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Cryptic species in a Neotropical parrot: genetic variation within the Amazona farinosa species complex and its conservation implications


Wenner, TJ and Russello, MA and Wright, TF, Cryptic species in a Neotropical parrot: genetic variation within the Amazona farinosa species complex and its conservation implications, Conservation Genetics, 13, (5) pp. 1427-1432. ISSN 1566-0621 (2012) [Refereed Article]

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Copyright 2012 Springer, Part of Springer Science+Business Media

DOI: doi:10.1007/s10592-012-0364-8


The application of genetic approaches has enhanced the identification of cryptic species in a wide variety of taxa, often with immediate conservation implications. Here, we employed multilocus DNA analyses to assess genetic variation and its correspondence to taxonomy within the Mealy Amazon (Amazona farinosa), a parrot species found in Central and South America. DNA sequence data from four mitochondrial regions and two nuclear introns were used to infer relationships among all five named subspecies in this species complex. Two reciprocally monophyletic groups with strong nodal support were found; one comprised of the two Central American subspecies guatemalae and virenticeps and one including all three South American subspecies farinosa,chapmani, and inornata. Molecular characters diagnosed distinct Central American and South American lineages, with an estimated divergence time of 1.75-2.70 million years ago as inferred from cytochrome-b (3.5-5.4 % corrected distance). Our data support recognizing Central American and South American Mealy Amazons as separate species worthy of independent conservation management. Furthermore, our results suggest recognition of two separate management units within the South American clade, although further study is required. These findings have important conservation implications as Central American A. farinosa are under increased pressure from habitat destruction and collection for the pet trade, yet are listed as of Least Concern due to their current classification as subspecies' subsumed within the species complex. © 2012 Springer Science+Business Media B.V.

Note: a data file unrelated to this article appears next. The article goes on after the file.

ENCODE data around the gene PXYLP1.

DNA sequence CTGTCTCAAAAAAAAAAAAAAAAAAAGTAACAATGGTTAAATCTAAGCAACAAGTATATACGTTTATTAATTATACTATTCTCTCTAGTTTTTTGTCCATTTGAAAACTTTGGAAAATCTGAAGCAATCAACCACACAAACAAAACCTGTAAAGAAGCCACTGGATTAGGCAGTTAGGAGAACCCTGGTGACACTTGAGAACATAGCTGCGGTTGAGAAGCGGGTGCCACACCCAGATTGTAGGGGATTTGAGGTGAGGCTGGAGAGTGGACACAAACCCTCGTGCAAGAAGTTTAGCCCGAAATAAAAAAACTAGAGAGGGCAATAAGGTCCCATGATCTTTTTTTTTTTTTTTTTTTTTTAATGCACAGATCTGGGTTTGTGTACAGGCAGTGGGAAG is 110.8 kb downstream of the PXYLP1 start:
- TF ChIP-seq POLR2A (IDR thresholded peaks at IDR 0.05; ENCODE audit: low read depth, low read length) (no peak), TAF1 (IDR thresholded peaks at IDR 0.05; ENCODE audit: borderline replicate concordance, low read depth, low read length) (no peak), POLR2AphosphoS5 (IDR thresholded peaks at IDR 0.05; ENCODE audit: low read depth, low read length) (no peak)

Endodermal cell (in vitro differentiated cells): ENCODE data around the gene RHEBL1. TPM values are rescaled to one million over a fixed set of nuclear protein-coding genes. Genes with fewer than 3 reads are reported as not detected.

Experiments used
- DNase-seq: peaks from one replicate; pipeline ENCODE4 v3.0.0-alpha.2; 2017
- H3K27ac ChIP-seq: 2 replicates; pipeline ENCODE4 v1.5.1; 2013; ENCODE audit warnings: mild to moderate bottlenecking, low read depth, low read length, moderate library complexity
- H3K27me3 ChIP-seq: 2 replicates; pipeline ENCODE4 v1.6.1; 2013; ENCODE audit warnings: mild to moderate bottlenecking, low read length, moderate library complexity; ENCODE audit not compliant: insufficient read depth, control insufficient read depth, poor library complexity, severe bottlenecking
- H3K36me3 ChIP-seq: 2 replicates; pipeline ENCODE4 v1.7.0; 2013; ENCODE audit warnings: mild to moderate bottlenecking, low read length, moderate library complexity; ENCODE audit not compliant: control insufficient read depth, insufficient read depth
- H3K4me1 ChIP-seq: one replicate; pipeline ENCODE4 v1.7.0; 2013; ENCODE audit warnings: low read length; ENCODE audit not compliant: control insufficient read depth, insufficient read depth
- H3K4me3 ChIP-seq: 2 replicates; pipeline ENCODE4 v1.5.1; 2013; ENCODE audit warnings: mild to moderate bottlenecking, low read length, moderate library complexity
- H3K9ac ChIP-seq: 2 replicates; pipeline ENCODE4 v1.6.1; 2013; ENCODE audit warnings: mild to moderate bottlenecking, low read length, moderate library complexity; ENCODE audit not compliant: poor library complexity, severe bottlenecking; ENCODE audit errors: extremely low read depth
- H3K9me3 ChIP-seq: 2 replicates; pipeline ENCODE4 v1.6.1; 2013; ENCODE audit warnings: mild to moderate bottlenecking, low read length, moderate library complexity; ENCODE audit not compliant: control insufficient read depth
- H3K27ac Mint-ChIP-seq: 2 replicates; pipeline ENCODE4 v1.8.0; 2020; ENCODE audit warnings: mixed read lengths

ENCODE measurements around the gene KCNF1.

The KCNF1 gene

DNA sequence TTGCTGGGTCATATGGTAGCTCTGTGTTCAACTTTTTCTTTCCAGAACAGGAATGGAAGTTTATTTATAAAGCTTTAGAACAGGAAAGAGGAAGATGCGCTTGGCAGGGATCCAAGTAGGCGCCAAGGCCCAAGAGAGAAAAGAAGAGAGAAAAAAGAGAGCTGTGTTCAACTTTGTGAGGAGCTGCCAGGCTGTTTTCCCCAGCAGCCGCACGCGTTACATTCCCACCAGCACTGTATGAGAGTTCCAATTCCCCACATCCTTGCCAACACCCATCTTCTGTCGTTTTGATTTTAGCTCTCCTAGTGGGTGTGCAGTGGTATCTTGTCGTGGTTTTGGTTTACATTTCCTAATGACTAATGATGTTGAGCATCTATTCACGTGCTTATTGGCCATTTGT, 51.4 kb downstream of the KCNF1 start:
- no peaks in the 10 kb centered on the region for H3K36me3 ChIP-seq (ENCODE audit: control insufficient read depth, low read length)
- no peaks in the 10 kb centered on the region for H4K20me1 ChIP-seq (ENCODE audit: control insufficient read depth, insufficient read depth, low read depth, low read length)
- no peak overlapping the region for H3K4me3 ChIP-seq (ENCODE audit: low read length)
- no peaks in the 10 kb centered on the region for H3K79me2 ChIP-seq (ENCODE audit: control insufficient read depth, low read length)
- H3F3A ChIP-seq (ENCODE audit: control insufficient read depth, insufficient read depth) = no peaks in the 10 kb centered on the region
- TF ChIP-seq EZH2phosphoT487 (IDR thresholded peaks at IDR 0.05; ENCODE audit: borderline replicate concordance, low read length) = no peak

Item Details

Item Type:Refereed Article
Research Division:Biological Sciences
Research Group:Genetics
Research Field:Genetics not elsewhere classified
Objective Division:Environmental Management
Objective Group:Fresh, ground and surface water systems and management
Objective Field:Assessment and management of freshwater ecosystems
UTAS Author:Wenner, TJ (Mr Theodore Wenner)
ID Code:83082
Year Published:2012
Web of Science® Times Cited:12
Deposited By:Zoology
Deposited On:2013-02-28
Last Modified:2013-05-30

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